Defunct Cruise Lines
The MV Aurora is owned and operated by P&O Cruises and was built by Meyer Werft in Germany, She was one of the first British passengers ships to include a sliding magrodome that can be opened or closed to enable one of her three pools to become an inside pool during poor weather.
The ship was christened on 27 April 2000, by HRH Princess Anne during the ceremony the champagne bottle failed to smash against the hull of the ship instead the unopened bottle fell into the sea, this is considered a bad omen, however as of 2012 the ship has not had any serious incidents but she has had her fair share of minor problems including a damaged propeller shaft bearing 16 hours into her maiden voyage, and a norovirus outbreak in 2003.
In March 2001, Aurora was involved in a rescue of 11 Russian Seamen after their ship capsized and sank in the South China Sea.
On board Aurora offers a good choice of cabins from the standard inside cabin at the lower end of the scale to the ships two penthouse suites, which are located at the forward end of the ship and provide accommodation on two levels
her onboard features include The Crow's Nest, Cyb@study, Golf Simulator, Sports Court, Uganda Room, Pennant Bar, Riviera Bar, Sidewalk Café, Oasis Spa, Pennant Grill, The Orangery, Crystal Pool, Café Bordeaux, Raffles Bar, Raffles Court, The Playhouse, Terrace Pool, Children's Play Area, Art Gallery, Curzon Theatre, and Library.
Onboard Entertainment and Facilities
|Restaurants & Bars||Shops|
|Fast Food||Room Service|
|Nightclub or Disco||Lounge|
|Pursers desk||Excursion desk|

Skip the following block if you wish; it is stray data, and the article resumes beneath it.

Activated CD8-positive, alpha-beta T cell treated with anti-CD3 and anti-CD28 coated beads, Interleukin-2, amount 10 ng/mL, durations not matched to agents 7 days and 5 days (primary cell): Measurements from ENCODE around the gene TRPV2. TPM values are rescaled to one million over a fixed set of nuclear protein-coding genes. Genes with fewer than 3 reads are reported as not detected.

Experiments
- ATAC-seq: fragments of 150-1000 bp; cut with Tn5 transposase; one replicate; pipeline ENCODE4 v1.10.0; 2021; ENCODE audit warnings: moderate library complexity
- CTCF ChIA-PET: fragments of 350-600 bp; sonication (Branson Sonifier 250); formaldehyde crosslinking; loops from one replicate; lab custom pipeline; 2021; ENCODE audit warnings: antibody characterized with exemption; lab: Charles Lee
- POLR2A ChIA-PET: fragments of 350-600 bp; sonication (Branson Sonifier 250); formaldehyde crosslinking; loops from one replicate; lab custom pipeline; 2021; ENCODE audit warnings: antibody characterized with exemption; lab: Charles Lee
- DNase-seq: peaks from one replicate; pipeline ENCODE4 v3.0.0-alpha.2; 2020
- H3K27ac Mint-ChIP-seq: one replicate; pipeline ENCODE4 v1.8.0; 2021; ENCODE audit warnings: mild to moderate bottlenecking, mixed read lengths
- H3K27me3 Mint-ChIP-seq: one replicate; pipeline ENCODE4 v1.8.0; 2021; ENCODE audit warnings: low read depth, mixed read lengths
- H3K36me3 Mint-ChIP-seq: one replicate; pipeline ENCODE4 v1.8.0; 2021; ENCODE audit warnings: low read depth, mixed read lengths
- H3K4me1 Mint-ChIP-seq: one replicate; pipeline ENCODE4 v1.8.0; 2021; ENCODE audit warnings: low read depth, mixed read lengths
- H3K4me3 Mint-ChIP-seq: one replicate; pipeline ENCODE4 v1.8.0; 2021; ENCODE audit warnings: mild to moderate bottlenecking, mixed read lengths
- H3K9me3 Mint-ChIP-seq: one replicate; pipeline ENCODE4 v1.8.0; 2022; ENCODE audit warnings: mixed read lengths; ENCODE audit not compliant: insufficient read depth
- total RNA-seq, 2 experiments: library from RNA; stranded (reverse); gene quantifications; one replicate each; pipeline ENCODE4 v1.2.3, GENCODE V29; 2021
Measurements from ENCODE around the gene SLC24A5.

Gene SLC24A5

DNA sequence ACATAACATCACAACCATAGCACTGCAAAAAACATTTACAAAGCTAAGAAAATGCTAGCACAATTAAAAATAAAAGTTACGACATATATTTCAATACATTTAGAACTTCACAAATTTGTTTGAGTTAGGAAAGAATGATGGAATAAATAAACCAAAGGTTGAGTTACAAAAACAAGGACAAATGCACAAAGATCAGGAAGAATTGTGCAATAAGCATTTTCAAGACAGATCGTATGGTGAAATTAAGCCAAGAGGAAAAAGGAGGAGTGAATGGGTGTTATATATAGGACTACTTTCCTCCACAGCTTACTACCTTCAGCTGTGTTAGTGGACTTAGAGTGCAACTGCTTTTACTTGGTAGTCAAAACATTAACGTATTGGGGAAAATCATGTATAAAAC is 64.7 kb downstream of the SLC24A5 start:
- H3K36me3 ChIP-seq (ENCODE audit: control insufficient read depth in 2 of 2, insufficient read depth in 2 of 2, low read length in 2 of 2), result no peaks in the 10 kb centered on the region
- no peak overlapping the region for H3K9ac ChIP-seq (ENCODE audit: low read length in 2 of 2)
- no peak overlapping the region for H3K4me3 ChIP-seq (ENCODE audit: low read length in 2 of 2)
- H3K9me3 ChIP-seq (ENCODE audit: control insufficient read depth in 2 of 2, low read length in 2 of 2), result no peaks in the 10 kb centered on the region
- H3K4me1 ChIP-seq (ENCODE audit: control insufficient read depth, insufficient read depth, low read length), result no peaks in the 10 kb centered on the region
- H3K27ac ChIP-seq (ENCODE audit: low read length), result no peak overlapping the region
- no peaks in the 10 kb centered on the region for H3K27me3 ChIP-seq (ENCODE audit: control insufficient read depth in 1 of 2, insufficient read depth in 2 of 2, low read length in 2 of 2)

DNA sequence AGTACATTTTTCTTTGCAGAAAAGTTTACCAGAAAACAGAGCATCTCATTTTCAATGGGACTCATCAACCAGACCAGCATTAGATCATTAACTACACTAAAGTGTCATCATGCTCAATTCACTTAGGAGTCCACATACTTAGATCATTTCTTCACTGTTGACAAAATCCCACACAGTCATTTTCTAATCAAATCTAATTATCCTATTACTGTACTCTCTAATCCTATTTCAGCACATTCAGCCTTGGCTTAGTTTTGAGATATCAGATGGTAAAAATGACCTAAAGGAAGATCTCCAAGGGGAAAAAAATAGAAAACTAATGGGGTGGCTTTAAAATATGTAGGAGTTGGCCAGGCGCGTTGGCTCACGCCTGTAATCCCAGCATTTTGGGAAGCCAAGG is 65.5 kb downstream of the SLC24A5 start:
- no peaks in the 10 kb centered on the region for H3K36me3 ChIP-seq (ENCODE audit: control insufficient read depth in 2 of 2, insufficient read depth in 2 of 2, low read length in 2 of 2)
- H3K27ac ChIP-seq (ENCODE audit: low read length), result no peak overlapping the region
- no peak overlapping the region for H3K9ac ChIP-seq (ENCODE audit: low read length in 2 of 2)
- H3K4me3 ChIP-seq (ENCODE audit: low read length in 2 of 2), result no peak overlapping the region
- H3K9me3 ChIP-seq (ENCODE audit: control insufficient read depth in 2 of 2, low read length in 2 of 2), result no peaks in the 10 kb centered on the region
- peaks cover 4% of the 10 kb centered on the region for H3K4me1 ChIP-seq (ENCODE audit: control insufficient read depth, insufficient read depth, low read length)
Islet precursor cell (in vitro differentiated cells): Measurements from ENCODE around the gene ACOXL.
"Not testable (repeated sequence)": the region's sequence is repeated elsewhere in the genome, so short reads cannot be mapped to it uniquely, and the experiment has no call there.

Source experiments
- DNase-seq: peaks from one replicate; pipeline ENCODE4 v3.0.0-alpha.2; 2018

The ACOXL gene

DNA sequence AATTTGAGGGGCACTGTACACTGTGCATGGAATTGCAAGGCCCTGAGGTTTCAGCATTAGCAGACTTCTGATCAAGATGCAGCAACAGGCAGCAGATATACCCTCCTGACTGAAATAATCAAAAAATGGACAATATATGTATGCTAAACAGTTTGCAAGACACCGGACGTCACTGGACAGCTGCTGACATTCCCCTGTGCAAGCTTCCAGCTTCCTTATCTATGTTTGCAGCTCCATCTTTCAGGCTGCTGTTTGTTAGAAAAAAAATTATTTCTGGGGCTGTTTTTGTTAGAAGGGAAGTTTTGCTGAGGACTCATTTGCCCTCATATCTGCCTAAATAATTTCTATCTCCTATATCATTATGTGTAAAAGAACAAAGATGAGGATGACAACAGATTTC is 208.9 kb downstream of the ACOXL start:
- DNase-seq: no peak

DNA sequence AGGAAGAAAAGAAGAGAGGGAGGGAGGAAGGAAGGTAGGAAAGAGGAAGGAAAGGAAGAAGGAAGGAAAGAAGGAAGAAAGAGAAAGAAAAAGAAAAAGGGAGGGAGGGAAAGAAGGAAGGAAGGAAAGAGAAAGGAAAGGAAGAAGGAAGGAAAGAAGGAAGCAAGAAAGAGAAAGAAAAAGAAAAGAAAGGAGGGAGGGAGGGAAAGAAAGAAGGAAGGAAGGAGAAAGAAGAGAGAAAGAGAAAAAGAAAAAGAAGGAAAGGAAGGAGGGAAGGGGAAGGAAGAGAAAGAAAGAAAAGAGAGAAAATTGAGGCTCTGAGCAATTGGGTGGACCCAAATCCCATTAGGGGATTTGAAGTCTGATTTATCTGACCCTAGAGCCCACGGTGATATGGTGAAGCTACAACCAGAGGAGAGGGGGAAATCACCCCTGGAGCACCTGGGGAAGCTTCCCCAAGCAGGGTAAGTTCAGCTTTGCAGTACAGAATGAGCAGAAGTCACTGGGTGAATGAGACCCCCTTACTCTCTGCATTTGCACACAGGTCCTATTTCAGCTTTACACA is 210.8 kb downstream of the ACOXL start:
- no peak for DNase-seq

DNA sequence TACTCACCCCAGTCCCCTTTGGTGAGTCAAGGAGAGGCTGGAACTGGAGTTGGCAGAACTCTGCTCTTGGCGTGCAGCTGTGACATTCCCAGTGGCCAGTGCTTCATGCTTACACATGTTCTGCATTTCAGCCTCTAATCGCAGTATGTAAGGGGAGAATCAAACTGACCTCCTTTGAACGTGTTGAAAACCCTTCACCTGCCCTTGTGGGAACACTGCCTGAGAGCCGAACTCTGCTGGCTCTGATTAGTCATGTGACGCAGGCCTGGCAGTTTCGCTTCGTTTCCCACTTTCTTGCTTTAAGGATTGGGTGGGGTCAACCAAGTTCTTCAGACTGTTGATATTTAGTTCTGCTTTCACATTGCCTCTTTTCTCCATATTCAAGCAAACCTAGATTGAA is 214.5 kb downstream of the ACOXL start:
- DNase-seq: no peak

|Card room||Medical room|
|Laundry room||Sauna/steam room|
|Gym||Childrens activity clubs|
|Babysitting service||Video games room|
|Sports facilities||Outdoor movie theater|
Down the hatch - Here's a drinking expression that seems to have its origins in sea freight, where cargoes are lowered into the hatch. First used by seamen, it has only been traced back to the turn of the century.
Clean Bill of Health - This widely used term has its origins in the document issued to a ship showing that the port it sailed from suffered from no epidemic or infection at the time of departure
As the Crow Flies - When lost or unsure of their position in coastal waters, ships would release a caged crow. The crow would fly straight towards the nearest land thus giving the vessel some sort of a navigational fix. The tallest lookout platform on a ship came to be know as the crow's nest.
Violet Jessop: worked as a stewardess and nurse
she achieved fame by surviving the sinkings of both the RMS Titanic and the HMHS Britannic, she was also on board the RMS Olympic in 1911 when it collided with the HMS Hawke.
Hardtack: A sailor’s diet in 17th century included ships biscuit or hardtack made from ground floor water and salt these were baked till hard, the biscuit also included additional unintentional ingredients such as maggots and weevils.